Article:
Environmental groups are cheering Kinder Morgan’s decision to pause spending on the expansion of a pipeline that runs from Alberta to British Columbia's coastal waters.
“Clearly, investors have lost confidence in this project and are waking up to the reality that the Kinder Morgan Trans Mountain Pipeline will never be built,” said Stand.earth energy and climate campaigner Sven Biggs quoted in a media release. “We have known for a while now that the opposition to this pipeline from Indigenous leadership, protesters, and the province of British Columbia is just too strong for it to ever to become a reality, and now even Kinder Morgan has had to admit that.”
On April 8, Kinder Morgan Canada Ltd, a subsidiary of Texas-based Kinder Morgan Inc., issued a lengthy statement declaring it was “suspending all non-essential activities and related spending on the Trans Mountain Expansion Project”.
For the first time, the company issued a deadline for progress.
“If we cannot reach agreement by May 31st, it is difficult to conceive of any scenario in which we would proceed with the Project,” the statement reads.
Mike Hudema, an Edmonton-based climate and energy campaigner with Greenpeace Canada, said it was evidence that activists’ efforts focused on Burnaby Mountain were producing results.
“The writing is on the wall, and even Kinder Morgan can read it,” he said quoted in a media release. “Investors should note that the opposition to this project is strong, deep and gets bigger by the day. This announcement shows that this widespread opposition has reached critical mass. British Columbians' desire to protect clean water, safeguard the environment and stand behind Indigenous communities cannot be ignored or swept under the rug.”
The environmental group Dogwood B.C. wrote on Twitter that pressure from activists would continue. "We will continue to stand strong to defend our communities from oil tanker expansion," the message there reads.
Since a new phase of intensified protests began in March 2018, the RCMP has arrested more than 100 people for protesting against Kinder Morgan, including Green Party of Canada Leader Elizabeth May and Burnaby South NDP MP Kennedy Stewart.
Indigenous groups such as the Union of B.C. Indian Chiefs (UBCIC) have also taken part in the protests.
They’ve also reacted positively to Kinder Morgan pausing most work on the pipeline’s expansion.
"I'm greatly encouraged by this news," the UBCIC’s grand chief Stewart Phillip told CBC News. "In many ways I think this is the first time Kinder Morgan has appreciated the intensity and the reality of the broad-based and deeply entrenched opposition to the Kinder Morgan Trans Mountain pipeline project here in British Columbia."
The project, which is largely funded by the Texas-based corporation Kinder Morgan Inc., involves twinning an oil pipeline that runs from Edmonton—where it receives diluted bitumen from the Alberta tarsands—to a port in Burnaby. Upon completion, it would triple the amount of bitumen transported to the Lower Mainland, increasing the number of oil tankers moving through Burrard Inlet from some 60 ships per year to more than 400.
The possibility of such a significant increase in volume has raised concerns for oil spills in Vancouver’s Burrard Inlet as well as along the pipe’s route through southern B.C.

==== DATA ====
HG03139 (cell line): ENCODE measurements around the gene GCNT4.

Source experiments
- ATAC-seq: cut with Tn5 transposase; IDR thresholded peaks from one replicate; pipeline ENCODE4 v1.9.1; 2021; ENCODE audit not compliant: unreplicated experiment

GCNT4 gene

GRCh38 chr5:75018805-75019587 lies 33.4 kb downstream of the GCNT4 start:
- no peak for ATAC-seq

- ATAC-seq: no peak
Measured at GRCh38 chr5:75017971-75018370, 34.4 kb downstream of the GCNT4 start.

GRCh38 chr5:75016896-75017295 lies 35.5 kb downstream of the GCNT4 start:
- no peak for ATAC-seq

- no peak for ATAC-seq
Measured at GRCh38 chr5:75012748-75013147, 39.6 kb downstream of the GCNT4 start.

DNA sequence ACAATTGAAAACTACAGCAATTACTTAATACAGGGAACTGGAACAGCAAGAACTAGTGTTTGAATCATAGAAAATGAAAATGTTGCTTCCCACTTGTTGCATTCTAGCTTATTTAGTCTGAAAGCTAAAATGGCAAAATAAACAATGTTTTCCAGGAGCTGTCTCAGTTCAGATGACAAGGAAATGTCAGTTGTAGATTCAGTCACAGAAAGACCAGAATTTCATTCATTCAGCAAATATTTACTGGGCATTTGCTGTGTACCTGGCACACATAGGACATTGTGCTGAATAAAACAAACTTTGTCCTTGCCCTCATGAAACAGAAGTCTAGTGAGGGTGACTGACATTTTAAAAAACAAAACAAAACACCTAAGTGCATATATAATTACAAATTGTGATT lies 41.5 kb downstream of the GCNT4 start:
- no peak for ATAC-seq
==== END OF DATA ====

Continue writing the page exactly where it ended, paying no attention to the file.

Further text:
An April 8 statement attributed to B.C. premier John Horgan doesn’t celebrate Kinder Morgan’s decision but doesn’t express disappointment, either.
"British Columbians expect their government to stand up for their interests and our coast, and to do everything we can to protect our land and waters, our coastal communities and our local economies,” Horgan said in a media release. "The federal process failed to consider B.C.'s interests and the risk to our province. We joined the federal challenge, started by others, to make that point."
Pro-business groups described the development as a catastrophe of biblical proportions.
“The implications here are seismic: if we can’t build this project it will show the world that government approvals and rule of law count for nothing in Canada—we can’t let this happen,” B.C. Chamber of Commerce president and CEO Val Litwin said quoted in a media release.
Perhaps the most dramatic reaction came from the Independent Contractors and Businesses Association (ICBA). According to its media release, the entire “Canadian economy hangs on [the] future” of Kinder Morgan’s pipeline expansion.
“ICBA is floored by today’s [April 8’s] news that Kinder Morgan is close to pulling the plug on this vital national project because of the interference of the B.C. Government,” it reads.
ICBA president Chris Gardner is quoted there arguing that B.C.’s entire economy is under threat.
“This decision will send a simple chilling message to businesses looking to start or expand major projects here—stay away from B.C. because you cannot rely on the government to honour its commitments or follow the law,” he said.
Canada’s federal government appears to have immediately taken a position in support of Kinder Morgan.
“Canada is a country of the rule of law, and the federal government will act in the national interest,” reads a statement issued the evening of April 8 on Prime Minister Justin Trudeau’s Twitter account. “Access to world markets for Canadian resources is a core national interest. The Trans Mountain expansion will be built.”
Natural Resources Minister Jim Carr responded by applying pressure on the B.C. government.
“The Government of Canada calls on Premier Horgan and the B.C. government to end all threats of delay to the Trans Mountain expansion,” he said in a statement published on the ministry’s website. “His government's actions stand to harm the entire Canadian economy. At a time of great global trade uncertainty, the importance of Canada's role in the global energy market is bigger than individual projects and provinces.